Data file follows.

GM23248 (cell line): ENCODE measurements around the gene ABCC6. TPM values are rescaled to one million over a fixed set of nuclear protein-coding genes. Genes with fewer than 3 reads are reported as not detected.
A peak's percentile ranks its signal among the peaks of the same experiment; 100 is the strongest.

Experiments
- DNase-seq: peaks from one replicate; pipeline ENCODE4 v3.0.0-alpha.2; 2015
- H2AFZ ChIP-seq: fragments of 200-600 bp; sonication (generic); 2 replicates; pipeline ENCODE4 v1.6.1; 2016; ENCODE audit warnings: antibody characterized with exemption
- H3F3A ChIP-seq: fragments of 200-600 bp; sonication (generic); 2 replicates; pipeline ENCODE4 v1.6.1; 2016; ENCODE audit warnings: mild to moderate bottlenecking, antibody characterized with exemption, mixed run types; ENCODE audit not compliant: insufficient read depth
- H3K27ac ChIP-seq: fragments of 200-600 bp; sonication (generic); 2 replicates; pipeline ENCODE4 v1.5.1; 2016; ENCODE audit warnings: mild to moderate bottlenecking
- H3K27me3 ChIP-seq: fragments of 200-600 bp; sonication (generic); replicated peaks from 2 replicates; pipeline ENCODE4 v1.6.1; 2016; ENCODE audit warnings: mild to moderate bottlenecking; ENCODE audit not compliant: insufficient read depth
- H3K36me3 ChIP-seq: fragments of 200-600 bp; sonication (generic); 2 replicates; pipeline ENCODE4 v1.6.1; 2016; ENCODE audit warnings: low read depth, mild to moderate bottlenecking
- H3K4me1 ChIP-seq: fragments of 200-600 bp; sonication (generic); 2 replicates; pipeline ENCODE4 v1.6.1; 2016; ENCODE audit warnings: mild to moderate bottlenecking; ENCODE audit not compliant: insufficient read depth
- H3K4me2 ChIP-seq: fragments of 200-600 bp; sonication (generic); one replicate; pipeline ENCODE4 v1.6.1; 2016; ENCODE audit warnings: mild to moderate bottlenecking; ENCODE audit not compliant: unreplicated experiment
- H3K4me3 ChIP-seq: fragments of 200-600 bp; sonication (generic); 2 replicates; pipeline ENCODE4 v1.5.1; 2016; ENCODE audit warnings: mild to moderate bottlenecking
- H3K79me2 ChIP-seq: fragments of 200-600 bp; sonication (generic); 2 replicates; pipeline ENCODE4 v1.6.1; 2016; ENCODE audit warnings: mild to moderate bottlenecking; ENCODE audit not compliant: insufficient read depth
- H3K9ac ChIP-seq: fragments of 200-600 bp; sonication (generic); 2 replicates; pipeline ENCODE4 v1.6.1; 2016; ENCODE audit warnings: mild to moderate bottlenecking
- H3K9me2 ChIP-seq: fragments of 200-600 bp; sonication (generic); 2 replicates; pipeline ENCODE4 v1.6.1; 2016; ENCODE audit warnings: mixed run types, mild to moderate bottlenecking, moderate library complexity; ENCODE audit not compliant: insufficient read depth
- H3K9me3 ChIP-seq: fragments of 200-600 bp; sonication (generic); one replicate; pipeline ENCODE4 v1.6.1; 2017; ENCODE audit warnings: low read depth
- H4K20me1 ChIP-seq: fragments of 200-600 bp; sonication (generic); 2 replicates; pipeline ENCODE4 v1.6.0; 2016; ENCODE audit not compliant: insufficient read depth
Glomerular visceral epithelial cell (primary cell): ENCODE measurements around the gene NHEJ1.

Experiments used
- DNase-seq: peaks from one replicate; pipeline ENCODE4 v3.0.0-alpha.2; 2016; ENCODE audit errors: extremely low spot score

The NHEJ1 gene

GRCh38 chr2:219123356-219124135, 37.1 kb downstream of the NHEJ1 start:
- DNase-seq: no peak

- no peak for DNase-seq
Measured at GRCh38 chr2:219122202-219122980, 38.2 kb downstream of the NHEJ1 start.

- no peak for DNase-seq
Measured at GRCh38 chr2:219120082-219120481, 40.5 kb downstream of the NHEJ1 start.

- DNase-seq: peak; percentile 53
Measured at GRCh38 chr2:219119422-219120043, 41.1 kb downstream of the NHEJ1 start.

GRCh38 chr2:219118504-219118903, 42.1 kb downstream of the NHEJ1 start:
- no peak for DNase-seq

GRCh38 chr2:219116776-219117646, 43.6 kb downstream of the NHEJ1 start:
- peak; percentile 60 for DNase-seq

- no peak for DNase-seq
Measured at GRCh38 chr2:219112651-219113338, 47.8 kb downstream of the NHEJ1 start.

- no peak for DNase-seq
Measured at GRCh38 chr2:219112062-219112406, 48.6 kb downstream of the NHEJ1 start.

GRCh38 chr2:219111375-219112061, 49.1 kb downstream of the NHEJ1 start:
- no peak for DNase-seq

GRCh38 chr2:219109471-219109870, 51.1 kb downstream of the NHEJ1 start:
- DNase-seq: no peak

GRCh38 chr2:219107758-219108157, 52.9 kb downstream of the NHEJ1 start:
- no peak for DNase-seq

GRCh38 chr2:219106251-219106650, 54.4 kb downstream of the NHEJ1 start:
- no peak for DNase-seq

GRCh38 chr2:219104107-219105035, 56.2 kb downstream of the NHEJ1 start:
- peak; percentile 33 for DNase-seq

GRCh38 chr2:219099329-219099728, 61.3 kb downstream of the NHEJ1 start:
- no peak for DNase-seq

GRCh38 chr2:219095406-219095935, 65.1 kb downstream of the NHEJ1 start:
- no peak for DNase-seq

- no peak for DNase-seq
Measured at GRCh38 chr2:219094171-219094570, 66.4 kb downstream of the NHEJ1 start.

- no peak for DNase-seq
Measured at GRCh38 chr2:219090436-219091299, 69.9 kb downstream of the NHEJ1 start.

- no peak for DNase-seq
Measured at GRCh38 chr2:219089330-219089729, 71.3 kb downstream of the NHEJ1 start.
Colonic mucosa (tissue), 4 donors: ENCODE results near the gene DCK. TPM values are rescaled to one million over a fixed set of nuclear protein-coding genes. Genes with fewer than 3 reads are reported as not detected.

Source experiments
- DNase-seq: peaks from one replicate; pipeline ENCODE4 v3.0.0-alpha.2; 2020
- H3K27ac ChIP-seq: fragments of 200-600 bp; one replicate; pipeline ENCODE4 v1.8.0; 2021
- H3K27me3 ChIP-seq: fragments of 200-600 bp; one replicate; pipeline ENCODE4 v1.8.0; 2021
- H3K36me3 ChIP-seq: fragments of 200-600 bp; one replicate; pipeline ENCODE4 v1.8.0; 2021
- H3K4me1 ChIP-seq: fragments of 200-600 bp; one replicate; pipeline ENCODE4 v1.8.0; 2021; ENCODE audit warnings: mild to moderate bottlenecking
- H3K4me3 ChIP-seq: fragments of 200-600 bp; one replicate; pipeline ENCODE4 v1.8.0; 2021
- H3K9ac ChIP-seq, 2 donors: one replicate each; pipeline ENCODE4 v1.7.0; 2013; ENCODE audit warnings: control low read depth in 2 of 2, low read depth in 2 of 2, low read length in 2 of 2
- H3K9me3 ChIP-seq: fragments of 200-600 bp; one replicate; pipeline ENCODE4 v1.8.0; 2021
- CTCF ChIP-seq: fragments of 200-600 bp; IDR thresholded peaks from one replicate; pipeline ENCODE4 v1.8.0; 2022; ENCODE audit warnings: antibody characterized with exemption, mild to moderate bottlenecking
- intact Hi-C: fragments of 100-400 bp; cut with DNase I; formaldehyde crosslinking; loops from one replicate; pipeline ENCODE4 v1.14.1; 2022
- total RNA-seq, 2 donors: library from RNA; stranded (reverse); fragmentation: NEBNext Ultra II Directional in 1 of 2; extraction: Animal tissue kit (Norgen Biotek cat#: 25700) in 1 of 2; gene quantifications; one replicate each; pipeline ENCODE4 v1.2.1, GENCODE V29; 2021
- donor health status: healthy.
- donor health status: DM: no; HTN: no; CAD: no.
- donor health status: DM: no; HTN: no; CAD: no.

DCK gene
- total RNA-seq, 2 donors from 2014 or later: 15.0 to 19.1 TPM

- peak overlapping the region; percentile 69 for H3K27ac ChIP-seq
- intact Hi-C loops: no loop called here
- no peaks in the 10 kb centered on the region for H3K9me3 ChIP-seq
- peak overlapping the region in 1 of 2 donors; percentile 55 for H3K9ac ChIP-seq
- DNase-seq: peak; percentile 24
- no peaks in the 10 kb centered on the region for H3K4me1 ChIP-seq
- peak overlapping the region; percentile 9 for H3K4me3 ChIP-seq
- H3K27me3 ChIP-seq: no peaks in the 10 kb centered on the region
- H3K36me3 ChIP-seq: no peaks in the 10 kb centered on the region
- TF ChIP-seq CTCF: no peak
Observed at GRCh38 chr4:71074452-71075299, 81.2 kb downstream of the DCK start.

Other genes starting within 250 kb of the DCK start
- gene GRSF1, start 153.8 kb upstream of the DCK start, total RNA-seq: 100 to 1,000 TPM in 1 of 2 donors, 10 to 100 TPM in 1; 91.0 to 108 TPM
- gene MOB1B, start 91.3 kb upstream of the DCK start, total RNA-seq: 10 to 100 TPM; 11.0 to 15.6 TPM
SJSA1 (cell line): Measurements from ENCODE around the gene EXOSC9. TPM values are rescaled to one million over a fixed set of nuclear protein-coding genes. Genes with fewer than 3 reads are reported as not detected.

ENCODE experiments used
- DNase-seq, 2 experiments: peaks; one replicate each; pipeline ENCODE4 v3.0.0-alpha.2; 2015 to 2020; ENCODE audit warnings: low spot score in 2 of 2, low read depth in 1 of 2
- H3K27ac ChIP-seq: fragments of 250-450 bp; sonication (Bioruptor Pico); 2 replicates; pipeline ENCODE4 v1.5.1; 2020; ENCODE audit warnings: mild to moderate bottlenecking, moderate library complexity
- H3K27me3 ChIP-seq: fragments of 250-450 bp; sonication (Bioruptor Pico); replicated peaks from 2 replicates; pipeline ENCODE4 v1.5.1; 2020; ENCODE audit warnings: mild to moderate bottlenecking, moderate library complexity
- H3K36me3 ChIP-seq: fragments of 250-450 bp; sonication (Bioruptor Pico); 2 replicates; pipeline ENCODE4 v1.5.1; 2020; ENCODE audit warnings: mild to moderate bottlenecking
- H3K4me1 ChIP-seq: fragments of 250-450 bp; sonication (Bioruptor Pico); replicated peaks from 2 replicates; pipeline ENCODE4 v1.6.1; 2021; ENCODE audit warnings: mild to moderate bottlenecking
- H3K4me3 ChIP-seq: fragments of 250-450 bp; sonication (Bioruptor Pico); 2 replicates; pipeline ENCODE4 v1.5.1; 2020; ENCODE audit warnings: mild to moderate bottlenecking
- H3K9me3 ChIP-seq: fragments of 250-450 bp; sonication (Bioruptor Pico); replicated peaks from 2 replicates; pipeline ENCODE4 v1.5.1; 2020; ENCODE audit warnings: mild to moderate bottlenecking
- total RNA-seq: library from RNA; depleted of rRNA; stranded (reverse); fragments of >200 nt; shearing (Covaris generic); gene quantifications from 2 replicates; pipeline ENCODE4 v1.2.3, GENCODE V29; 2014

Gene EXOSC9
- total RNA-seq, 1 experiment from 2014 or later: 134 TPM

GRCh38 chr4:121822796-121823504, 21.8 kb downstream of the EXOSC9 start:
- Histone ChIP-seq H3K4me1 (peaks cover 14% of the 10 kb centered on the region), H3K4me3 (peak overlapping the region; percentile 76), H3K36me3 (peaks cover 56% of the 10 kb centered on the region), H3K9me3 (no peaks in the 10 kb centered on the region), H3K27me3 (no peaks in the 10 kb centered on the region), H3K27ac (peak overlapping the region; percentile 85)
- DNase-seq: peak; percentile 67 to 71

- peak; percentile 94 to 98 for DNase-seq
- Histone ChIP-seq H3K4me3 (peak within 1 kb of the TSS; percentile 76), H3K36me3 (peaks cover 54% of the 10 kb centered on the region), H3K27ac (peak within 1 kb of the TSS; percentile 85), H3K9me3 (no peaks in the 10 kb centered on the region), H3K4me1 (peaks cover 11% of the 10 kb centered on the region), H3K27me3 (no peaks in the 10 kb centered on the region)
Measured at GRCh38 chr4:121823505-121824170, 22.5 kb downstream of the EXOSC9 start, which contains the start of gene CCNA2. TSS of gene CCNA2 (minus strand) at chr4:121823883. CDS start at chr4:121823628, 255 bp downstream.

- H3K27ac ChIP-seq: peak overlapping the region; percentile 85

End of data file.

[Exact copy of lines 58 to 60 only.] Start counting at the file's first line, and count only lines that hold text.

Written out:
Colonic mucosa (tissue), 4 donors: ENCODE results near the gene DCK. TPM values are rescaled to one million over a fixed set of nuclear protein-coding genes. Genes with fewer than 3 reads are reported as not detected.

Source experiments
- DNase-seq: peaks from one replicate; pipeline ENCODE4 v3.0.0-alpha.2; 2020